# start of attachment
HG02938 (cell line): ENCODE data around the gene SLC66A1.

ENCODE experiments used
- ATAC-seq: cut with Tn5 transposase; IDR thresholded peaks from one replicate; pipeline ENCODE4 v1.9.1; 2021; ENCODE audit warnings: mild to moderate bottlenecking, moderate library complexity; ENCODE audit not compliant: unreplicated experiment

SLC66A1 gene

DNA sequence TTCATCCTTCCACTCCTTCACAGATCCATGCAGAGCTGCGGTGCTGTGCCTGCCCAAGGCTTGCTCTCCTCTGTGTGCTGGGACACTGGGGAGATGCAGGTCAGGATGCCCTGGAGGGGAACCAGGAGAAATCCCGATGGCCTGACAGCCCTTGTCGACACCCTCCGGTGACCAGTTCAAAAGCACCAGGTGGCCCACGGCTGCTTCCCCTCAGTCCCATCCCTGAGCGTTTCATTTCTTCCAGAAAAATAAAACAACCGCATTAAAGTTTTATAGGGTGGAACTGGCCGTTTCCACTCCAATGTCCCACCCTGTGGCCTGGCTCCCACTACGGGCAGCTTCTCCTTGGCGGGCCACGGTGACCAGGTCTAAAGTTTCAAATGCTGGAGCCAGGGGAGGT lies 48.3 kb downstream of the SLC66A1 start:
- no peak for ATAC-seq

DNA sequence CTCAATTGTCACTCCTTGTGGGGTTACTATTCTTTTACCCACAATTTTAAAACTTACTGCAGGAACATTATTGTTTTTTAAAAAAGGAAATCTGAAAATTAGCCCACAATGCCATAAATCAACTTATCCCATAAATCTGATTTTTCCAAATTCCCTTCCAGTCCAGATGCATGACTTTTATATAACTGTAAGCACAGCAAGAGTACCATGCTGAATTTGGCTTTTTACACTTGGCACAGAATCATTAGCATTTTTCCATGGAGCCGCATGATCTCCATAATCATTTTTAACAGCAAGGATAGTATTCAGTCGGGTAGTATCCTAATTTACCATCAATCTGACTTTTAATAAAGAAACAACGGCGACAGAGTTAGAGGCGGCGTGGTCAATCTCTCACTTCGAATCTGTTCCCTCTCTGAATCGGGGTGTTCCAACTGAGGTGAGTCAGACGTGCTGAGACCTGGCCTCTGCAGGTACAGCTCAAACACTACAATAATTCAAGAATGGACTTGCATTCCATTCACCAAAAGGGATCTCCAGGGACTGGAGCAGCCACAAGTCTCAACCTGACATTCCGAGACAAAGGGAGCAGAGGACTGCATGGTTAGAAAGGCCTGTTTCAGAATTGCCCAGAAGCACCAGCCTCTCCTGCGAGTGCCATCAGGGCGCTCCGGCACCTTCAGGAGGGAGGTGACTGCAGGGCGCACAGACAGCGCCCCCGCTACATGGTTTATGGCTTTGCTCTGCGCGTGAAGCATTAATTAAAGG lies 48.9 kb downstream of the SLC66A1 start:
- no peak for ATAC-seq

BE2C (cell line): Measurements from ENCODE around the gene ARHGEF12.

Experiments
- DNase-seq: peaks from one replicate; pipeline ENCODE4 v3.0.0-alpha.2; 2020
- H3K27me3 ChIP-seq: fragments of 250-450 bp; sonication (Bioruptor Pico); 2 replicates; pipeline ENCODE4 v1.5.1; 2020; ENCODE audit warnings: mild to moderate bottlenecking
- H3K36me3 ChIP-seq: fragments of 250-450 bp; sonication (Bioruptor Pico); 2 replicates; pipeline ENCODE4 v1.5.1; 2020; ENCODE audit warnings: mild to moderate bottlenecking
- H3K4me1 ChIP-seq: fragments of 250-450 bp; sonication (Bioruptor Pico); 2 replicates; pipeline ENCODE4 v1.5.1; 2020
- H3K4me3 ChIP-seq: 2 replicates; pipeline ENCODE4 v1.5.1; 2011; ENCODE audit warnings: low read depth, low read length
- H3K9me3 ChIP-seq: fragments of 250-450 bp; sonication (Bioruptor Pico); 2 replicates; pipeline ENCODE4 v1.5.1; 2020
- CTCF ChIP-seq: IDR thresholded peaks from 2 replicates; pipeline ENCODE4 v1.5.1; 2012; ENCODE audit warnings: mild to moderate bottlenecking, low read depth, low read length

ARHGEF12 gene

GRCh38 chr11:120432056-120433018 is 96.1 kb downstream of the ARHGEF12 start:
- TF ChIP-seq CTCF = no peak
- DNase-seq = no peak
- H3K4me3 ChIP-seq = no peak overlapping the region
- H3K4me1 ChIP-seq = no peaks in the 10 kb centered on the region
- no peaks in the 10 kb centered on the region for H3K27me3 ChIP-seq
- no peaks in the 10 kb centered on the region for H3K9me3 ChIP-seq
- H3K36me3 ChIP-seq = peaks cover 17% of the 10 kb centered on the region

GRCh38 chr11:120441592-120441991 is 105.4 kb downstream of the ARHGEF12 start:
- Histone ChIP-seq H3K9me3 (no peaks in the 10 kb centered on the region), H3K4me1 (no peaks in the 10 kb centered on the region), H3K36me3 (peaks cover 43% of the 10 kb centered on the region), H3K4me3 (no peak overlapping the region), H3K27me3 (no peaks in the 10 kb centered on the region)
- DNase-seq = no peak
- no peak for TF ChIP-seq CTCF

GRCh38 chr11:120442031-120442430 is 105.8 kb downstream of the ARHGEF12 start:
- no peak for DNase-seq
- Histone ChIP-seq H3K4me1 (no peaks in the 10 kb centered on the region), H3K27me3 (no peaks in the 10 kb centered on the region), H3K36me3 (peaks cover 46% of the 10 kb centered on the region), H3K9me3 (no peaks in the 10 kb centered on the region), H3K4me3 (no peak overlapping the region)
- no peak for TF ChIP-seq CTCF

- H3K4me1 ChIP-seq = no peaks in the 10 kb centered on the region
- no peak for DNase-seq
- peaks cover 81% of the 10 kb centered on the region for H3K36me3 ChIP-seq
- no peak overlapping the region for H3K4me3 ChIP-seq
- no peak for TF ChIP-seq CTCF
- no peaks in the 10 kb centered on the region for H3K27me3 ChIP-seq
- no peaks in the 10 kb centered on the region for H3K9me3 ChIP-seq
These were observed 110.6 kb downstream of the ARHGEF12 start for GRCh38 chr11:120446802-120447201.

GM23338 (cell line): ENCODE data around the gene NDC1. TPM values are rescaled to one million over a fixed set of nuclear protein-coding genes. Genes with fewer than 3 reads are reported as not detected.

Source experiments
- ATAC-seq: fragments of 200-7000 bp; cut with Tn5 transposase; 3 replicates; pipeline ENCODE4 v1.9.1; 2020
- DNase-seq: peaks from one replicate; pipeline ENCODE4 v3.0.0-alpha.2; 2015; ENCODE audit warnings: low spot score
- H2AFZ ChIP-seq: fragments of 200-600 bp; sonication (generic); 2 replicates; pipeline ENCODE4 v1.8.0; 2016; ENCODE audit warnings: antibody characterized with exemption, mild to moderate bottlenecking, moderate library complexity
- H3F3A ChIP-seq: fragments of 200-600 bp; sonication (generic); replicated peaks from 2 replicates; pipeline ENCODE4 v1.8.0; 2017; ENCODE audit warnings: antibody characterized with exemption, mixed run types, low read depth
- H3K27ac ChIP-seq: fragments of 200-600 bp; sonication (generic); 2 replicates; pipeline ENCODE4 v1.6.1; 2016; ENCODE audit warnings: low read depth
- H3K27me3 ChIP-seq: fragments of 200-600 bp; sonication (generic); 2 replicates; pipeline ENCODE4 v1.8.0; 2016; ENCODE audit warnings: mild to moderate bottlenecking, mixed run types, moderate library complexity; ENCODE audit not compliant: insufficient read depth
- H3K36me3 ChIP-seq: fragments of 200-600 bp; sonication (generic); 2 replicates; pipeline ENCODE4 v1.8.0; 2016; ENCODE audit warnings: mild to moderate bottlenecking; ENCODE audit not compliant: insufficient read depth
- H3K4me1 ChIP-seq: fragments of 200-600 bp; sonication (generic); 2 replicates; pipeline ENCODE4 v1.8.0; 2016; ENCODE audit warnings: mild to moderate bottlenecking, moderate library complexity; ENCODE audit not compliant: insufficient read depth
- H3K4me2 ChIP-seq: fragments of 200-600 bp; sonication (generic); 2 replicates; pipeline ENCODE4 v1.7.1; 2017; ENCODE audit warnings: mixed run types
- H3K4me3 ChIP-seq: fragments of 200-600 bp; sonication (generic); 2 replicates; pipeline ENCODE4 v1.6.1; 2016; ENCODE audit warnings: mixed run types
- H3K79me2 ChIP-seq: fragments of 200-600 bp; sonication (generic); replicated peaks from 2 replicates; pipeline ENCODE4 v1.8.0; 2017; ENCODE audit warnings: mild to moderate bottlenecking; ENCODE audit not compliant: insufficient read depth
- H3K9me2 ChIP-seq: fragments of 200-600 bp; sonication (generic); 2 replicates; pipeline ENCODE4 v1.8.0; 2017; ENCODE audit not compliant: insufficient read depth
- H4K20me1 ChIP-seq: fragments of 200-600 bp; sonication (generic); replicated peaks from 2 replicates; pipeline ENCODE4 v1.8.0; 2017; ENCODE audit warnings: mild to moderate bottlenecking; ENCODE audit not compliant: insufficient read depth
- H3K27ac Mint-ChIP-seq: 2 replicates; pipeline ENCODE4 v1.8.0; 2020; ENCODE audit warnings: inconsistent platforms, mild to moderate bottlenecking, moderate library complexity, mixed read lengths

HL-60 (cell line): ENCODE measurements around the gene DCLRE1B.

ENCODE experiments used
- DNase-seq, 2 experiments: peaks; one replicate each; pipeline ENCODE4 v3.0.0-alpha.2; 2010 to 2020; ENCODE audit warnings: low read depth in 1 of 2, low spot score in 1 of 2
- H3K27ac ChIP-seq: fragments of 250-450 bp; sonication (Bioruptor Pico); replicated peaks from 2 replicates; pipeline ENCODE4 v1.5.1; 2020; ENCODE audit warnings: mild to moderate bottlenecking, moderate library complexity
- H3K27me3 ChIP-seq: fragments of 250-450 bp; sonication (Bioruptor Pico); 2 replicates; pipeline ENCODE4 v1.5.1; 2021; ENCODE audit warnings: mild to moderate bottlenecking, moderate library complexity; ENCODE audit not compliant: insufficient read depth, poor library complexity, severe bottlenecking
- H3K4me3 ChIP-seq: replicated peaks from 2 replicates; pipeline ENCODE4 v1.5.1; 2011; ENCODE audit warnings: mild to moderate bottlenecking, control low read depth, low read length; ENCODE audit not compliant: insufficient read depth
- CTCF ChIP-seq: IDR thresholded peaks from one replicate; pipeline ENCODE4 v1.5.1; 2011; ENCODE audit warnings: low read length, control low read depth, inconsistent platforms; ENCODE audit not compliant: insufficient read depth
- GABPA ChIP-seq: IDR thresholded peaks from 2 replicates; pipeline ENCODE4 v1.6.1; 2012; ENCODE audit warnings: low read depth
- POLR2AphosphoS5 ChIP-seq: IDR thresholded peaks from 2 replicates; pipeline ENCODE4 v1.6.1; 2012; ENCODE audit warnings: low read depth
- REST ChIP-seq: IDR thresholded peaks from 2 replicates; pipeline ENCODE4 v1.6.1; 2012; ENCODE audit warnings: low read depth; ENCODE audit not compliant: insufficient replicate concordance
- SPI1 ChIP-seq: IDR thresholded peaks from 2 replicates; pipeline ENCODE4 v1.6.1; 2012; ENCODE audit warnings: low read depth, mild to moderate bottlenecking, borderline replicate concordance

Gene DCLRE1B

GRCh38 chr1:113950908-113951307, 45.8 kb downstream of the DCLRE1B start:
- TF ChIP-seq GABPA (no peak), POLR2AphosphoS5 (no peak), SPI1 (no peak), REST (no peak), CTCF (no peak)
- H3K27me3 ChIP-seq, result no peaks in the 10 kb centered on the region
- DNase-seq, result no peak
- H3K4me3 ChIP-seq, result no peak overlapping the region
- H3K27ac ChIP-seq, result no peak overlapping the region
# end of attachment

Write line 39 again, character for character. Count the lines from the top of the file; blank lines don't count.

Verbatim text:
- no peak for TF ChIP-seq CTCF